Franz Beckenbauer turns 75 today
'Der Kaiser' won the FIFA World Cup in 1974 as a player and in 1990 as a coach
Named honorary life captain of the German side
Both as player and coach, Franz Beckenbauer left an indelible mark on German football.
He was one of the best liberos the world has ever seen, his elegance on the ball as he glided almost weightlessly up the pitch earning him the nickname 'Der Kaiser'. Beckenbauer won virtually all that there is to win with Bayern Munich before rounding off his career with New York Cosmos and Hamburg, but it was in the white and black of the German national team that he truly shot to international fame.
He reached the final of this first ever FIFA World Cup™ in England in 1966, and four years later was part of the 'game of the century' in the semi-final of the same competition against Italy, which Germany lost, finishing third that time around. In 1974, the long-awaited triumph finally came as he captained Germany to their second World Cup win.
After wining the game's ultimate prize as a player in 1974, Beckenbauer incredibly managed to repeat the feat as a coach in Italy in 1990 as Germany added a third star to their jerseys. Only Didier Deschamps and Mario Zagallo have managed to lift that most coveted of trophies as both a player and a coach.
Der Kaiser was also never short of a good quote, and his one-liners have become legendary in the German-speaking world. His Germany team-mate Gunter Netzer said of him that he was “the best before his time, the best of his time and since then, no-one better has come along".
But let us hear from the great man himself and pick out seven of his most memorable quotes, before revelling in five exceptional World Cup moments as we celebrate the great man’s special day.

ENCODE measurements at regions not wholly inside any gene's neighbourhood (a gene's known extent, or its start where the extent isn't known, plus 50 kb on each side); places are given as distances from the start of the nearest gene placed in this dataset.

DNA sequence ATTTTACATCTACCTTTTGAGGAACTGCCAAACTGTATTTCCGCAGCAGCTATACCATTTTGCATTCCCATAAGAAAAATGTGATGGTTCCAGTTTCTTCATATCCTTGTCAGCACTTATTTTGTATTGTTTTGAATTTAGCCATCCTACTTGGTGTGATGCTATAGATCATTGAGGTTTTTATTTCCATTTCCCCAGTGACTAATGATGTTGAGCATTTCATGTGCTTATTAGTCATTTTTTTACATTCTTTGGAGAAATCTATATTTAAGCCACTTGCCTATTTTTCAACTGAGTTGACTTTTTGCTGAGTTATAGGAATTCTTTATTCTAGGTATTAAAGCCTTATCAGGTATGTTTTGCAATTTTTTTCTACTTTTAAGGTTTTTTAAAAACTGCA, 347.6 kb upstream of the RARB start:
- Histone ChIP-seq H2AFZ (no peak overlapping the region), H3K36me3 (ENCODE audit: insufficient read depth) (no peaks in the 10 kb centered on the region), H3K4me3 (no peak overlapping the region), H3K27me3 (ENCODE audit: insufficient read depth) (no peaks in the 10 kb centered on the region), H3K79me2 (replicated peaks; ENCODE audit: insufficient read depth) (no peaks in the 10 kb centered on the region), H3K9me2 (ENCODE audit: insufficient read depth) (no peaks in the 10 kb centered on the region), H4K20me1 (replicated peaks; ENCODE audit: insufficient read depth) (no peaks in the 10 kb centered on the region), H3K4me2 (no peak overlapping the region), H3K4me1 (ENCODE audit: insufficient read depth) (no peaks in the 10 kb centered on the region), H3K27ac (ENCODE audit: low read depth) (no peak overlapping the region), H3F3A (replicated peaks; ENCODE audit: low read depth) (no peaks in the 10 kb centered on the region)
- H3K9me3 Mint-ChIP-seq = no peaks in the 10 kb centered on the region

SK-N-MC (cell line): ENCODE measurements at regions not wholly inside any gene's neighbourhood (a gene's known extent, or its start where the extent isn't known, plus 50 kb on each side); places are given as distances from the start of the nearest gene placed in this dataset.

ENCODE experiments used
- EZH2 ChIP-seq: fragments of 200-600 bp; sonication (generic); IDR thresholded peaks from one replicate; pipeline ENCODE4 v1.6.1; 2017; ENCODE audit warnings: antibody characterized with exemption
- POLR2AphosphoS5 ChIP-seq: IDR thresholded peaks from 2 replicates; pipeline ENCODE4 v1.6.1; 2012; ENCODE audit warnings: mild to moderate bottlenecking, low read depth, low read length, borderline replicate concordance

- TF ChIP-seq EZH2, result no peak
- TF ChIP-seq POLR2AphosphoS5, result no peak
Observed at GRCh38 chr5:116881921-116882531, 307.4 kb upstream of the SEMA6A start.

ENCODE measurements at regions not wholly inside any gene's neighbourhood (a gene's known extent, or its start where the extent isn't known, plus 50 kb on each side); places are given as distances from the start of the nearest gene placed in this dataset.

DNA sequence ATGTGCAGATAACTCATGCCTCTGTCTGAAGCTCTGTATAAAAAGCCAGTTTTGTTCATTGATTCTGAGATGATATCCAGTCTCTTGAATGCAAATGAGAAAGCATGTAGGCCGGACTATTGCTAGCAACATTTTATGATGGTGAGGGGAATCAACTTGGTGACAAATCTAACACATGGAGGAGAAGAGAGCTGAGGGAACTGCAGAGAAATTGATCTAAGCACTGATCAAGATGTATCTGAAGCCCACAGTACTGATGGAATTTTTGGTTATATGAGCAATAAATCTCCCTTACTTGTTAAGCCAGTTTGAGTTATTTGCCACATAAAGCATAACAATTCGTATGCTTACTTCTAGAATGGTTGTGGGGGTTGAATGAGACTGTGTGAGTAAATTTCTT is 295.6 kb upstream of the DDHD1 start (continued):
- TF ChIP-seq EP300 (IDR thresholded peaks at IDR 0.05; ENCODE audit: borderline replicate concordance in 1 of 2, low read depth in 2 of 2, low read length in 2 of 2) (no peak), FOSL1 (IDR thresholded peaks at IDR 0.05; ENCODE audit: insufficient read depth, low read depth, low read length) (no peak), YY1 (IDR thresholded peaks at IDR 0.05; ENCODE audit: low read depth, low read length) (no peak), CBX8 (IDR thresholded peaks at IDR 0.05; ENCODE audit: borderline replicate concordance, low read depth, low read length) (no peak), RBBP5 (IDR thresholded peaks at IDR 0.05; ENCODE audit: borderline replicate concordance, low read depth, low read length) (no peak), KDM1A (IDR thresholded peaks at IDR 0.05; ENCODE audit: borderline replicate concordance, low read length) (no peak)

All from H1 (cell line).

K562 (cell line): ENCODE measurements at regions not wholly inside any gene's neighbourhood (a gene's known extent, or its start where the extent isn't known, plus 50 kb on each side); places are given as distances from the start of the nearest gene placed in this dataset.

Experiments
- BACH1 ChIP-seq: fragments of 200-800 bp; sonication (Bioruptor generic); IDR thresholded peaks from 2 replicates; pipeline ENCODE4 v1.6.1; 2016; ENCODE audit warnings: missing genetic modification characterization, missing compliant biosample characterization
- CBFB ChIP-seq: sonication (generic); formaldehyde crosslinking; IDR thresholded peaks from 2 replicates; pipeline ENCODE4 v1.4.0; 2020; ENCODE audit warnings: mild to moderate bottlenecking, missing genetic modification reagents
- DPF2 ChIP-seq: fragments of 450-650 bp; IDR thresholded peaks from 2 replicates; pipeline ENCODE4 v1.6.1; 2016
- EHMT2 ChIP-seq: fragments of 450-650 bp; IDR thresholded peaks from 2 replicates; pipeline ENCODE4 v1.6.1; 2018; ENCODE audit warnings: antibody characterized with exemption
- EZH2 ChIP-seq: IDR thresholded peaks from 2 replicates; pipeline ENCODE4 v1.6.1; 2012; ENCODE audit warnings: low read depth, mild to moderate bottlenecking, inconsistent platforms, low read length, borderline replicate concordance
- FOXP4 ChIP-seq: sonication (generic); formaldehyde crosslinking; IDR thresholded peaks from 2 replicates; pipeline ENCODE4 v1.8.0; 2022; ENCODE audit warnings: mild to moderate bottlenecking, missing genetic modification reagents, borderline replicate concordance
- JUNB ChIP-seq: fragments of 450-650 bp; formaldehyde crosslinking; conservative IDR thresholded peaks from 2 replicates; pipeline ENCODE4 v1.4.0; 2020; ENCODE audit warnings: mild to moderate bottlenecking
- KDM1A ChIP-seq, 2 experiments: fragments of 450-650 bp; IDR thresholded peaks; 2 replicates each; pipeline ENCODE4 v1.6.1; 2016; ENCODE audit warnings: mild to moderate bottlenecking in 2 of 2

"We’re going to go out and play football."
His preview of the 1990 World Cup final
"Lothar [Matthaus] and I had our differences of opinion, but I always managed to get him to see my point of view – thank goodness. After all, the results speak for themselves."
On his relationship with Lothar Matthaus
"We didn’t invent magical football or the beautiful game. Germans have to work to achieve their success."
On German football
"There was a whole host of matches that didn’t deserve to be played in the stadium but in the park land alongside it."
On the quality of some of the matches at France 98
"I’m sorry for the rest of the world, but this team is going to be unbeatable for years to come."
On the German team after the 1990 World Cup
"Johan [Cruyff] was a better player. But I won the World Cup."
On The Netherlands’ Johan Cruyff
"People keep saying that football is a drug. I say that football is a passion, a love. I’m not addicted to football, but I do love it."
On his love of football
1966: Beckenbauer bagged two goals in his first ever World Cup match, against Switzerland, scoring the third and fourth in Germany’s 5-0 win. Both goals reflected his technical brilliance as much as the elegant way he played his football. Der Kaiser’s first World Cup strike saw him outwit the opposing defence with a clever one-two and fire the ball past the keeper on the run. His second was a typical Beckenbauer solo run from the half-way line.
1966: At the age of just 20, Beckenbauer made the final of the World Cup in Wembley, playing as a defensive midfielder against the hosts and slipping to defeat after Geoff Hurst’s now legendary goal.
1970: Beckenbauer played the 1970 World Cup semi-final against Italy with a dislocated shoulder from the 65th minute onwards. With his hastily improvised sling, he became the symbolic figure for the German team in what has been described as the 'game of the century'. He ended up on the wrong end of a 4-3 scoreline after extra time, and had to make do with third place in his second World Cup.
1974: Beckenbauer was Germany’s libero and captain, leading them to World Cup victory on home soil. And after the 2-1 win in the final against The Netherlands in Munich’s Olympiastadion, Der Kaiser finally got to raise the World Cup trophy aloft.
1990: At the end of the World Cup final, the Kaiser seemed lost in his thoughts as he walked alone across the pitch in Rome. He wore light pleated trousers and a dark jacket, but most importantly, he had a golden World Cup medal around his neck. Winning the ultimate prize as both a player and then as a coach was a feat that only Mario Zagallo had achieved before him.